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Drain wants taxpayers to pay for additional training
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Ashley Drain wants more training.

And she wants the Manteca Unified School District to pick up the tab.

On Tuesday the embattled Drain – who was once again asked to resign her position before the district gets locked in to footing the bill for her recall election – pushed for the board to amend a policy that allows for one conference training session each year.

According to Drain, one wasn’t enough to get brought up to speed on the current happenings on the school board scene and she hoped to raise the number of reimbursable travel events to three – allowing her the chance to attend sessions hosted by the African American School Board Association.

When fellow Trustee Nancy Teicheira noted that during her tenure on the board attending a single training session a year has proved to be fruitful and that any additional should be paid for through the stipend given to trustees, Drain noted that she “wasn’t going to spend her stipend on that.”

“This is where the cultural divide happens on the board – age cultural – because she’s been here and says that’s sufficed for her. And me, I admit that I’m a millennial and I want to learn as much as I can with no limits if that’s possible,” Drain said. “But I’m saying lets go to three and not restrict it to one because that automatically allows me to go to the African American association and we all know that I don’t have the money to pay for a $235 conference and training that’s going to benefit what I’m doing for community that I’m volunteering for.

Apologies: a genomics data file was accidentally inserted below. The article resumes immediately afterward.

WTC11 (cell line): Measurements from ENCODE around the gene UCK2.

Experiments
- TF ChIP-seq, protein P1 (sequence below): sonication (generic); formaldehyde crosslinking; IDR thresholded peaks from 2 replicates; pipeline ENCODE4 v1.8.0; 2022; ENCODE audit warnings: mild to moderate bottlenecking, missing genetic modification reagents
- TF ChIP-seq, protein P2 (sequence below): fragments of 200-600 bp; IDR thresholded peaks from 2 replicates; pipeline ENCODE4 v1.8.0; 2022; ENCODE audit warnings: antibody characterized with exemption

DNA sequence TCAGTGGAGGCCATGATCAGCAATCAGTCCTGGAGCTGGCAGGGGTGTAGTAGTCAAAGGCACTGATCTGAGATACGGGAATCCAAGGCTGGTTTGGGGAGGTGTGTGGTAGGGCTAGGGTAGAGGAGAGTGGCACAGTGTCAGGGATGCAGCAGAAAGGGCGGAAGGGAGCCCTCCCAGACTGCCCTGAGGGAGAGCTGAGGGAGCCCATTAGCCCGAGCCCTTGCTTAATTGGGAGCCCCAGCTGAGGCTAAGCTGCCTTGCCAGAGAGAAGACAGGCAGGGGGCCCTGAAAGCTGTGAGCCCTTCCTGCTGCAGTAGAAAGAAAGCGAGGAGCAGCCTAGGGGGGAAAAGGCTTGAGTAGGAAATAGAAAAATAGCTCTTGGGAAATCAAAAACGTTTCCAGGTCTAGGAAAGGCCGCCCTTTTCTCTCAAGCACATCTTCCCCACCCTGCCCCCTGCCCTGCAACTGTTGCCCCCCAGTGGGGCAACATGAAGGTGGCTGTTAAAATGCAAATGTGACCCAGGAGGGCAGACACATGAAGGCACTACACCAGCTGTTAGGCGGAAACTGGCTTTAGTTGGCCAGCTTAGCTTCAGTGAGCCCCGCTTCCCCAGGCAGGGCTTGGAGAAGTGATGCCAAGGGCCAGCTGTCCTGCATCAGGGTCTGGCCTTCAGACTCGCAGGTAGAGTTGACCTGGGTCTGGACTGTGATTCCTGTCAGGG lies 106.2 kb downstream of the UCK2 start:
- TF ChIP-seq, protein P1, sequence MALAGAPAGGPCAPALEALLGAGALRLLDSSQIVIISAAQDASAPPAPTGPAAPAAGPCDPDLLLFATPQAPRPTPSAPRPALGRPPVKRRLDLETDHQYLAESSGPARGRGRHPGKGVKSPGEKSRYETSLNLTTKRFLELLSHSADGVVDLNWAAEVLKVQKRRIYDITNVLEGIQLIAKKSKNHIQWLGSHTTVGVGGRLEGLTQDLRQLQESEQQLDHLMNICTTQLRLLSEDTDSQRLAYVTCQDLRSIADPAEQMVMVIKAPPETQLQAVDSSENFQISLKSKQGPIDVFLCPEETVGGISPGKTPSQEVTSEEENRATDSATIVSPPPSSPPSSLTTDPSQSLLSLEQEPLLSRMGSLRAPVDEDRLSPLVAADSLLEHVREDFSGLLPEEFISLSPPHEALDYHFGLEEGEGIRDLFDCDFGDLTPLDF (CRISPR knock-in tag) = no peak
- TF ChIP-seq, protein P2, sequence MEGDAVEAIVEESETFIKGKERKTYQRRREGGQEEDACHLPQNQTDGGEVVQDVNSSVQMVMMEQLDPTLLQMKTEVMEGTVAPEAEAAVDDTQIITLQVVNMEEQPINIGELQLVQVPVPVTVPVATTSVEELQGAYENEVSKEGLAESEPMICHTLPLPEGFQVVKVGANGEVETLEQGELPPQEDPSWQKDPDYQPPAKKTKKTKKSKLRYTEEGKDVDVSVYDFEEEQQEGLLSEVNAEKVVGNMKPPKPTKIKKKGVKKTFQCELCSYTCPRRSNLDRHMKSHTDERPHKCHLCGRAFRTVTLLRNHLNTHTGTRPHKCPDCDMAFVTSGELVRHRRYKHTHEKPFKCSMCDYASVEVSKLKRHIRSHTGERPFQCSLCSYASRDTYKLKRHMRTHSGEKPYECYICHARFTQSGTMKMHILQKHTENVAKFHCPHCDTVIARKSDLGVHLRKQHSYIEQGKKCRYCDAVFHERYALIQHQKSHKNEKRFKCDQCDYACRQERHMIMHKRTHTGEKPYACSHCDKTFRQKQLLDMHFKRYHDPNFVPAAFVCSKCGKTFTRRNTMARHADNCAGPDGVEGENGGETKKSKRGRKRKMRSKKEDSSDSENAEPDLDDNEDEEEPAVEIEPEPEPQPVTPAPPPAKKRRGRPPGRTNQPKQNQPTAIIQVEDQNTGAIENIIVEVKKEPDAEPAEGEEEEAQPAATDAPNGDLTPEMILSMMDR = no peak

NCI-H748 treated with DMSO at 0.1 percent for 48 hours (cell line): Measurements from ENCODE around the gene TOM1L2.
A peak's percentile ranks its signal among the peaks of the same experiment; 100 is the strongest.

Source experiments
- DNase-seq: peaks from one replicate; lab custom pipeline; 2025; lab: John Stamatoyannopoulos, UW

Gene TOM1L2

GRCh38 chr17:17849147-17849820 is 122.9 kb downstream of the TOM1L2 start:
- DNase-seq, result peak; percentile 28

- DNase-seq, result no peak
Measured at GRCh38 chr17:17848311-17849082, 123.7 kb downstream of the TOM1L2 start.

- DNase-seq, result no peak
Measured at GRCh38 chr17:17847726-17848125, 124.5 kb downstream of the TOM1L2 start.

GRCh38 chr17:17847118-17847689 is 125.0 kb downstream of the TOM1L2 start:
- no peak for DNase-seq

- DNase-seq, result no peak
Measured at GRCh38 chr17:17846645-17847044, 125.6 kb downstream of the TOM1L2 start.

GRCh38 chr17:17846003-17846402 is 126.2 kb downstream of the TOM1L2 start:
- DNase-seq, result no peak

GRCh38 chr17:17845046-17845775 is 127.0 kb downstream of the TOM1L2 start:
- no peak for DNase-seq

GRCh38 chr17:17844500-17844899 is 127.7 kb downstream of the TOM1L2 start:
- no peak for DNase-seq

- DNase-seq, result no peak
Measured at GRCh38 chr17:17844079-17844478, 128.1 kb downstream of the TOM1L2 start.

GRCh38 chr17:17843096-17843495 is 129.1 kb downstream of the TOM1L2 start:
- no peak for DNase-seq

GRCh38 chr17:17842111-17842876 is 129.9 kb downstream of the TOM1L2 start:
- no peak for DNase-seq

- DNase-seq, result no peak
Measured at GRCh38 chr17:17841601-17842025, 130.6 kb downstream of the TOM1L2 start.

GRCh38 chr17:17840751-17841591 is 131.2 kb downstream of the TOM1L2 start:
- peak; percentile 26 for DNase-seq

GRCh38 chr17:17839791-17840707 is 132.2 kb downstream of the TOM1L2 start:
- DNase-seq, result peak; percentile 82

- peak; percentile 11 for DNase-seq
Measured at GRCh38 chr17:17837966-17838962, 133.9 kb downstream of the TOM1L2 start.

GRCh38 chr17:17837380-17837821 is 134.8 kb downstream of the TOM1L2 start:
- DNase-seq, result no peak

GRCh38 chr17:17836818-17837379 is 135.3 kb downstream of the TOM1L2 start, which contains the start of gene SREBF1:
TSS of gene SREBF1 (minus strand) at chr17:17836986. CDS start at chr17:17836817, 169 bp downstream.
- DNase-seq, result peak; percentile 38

“I just kind of want to acknowledge that there’s a separation here – and I respect your perspective, 100 percent – but my perspective here is I need more training and I want to be able to do that and I want to be able to associate myself with other like faces that look like me and are dealing with some of the same struggles that can also help me navigate through my position on the board as well.”

Ultimately the board agreed to amend the policy to allow for individual members to approach for additional funding that requires the majority approval of the board before footing the bill.

Trustee Michael Seelye said that he looks as the matter as a budget issue – especially after Superintendent Jason Messer noted that the funding for travel and conference expenses to the California School Board Association’s annual summit can push about $2,000 a person.

Not spending the money, he said, ends up the responsible thing to do while kids are forced to buy their own supplies for their education.

“I don’t want to spend a lot of money going to conferences when we need kids buying this and kids buying that,” he said to applause from the crowd. “I do find them useful, but just to go? Spending $5,000 for a conference. I won’t go. I’m sorry. That’s just too much.”

And Teicheira noted that attendance at a conference or a training session doesn’t necessary equate to success.

On Jan. 13 a representative from the California School Board Association held a training session at the district that was supposed to bring members of the board up to speed on issues like the Brown Act – California’s open meetings law.

But less than a month later the board was accused of violating the act in multitude of ways.

“We were given training and a few weeks later we had problems – we got in trouble,” she said. “I think that we get our stipends and once a year is enough.”

To contact reporter Jason Campbell email or call 209.249.3544.